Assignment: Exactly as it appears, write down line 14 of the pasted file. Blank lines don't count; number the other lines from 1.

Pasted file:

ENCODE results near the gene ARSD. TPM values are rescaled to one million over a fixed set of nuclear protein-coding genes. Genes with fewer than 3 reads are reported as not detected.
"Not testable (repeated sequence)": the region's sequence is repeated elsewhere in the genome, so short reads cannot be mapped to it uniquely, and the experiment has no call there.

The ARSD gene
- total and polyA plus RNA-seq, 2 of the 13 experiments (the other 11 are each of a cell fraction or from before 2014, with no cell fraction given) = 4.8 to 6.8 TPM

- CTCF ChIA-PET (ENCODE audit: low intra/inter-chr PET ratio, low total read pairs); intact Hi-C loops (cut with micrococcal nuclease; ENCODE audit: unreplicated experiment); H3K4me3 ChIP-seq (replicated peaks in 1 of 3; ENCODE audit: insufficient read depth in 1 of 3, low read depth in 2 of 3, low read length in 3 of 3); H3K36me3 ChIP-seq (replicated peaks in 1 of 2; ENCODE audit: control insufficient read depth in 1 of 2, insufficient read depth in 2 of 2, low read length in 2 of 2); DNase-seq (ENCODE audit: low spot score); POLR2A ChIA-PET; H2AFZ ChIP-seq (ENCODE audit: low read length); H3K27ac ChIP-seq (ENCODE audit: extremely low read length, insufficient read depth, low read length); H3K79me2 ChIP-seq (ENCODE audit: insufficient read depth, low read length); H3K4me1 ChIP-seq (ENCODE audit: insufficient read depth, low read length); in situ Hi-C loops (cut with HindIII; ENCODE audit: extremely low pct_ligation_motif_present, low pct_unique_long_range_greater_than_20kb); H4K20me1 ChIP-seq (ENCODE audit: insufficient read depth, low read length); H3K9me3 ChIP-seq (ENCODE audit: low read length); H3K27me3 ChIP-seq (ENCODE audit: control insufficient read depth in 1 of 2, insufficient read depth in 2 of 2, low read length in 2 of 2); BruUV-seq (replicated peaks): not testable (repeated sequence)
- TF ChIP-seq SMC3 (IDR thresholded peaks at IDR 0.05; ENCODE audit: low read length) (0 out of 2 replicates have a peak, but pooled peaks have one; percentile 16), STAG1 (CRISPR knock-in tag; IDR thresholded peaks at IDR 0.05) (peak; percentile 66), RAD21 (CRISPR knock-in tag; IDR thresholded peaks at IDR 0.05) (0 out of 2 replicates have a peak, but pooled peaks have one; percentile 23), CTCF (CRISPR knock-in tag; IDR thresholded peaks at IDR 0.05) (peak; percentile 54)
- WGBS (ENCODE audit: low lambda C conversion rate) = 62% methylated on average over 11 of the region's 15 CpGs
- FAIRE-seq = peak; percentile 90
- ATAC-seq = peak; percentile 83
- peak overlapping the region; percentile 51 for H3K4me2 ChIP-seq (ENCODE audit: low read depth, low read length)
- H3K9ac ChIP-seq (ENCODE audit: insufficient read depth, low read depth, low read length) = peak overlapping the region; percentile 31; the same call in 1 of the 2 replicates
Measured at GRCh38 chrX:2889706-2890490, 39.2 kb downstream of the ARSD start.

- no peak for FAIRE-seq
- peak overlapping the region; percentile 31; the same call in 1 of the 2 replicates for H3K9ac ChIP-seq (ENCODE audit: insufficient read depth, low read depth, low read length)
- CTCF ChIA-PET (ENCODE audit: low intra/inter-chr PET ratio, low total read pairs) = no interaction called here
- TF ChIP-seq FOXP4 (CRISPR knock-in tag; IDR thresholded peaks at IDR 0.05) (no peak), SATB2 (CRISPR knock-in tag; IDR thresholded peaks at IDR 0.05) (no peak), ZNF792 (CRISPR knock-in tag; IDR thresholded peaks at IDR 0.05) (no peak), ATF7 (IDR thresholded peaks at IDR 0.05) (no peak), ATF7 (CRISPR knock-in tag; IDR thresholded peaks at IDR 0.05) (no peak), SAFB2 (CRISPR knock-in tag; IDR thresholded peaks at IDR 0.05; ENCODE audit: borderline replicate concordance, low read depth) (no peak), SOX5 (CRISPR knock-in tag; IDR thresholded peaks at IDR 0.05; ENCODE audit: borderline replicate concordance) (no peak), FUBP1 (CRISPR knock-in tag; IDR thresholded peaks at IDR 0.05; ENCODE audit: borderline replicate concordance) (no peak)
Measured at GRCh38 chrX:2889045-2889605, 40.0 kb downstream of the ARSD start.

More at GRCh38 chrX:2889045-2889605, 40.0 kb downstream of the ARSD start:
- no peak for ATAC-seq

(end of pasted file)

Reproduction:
- peak overlapping the region; percentile 31; the same call in 1 of the 2 replicates for H3K9ac ChIP-seq (ENCODE audit: insufficient read depth, low read depth, low read length)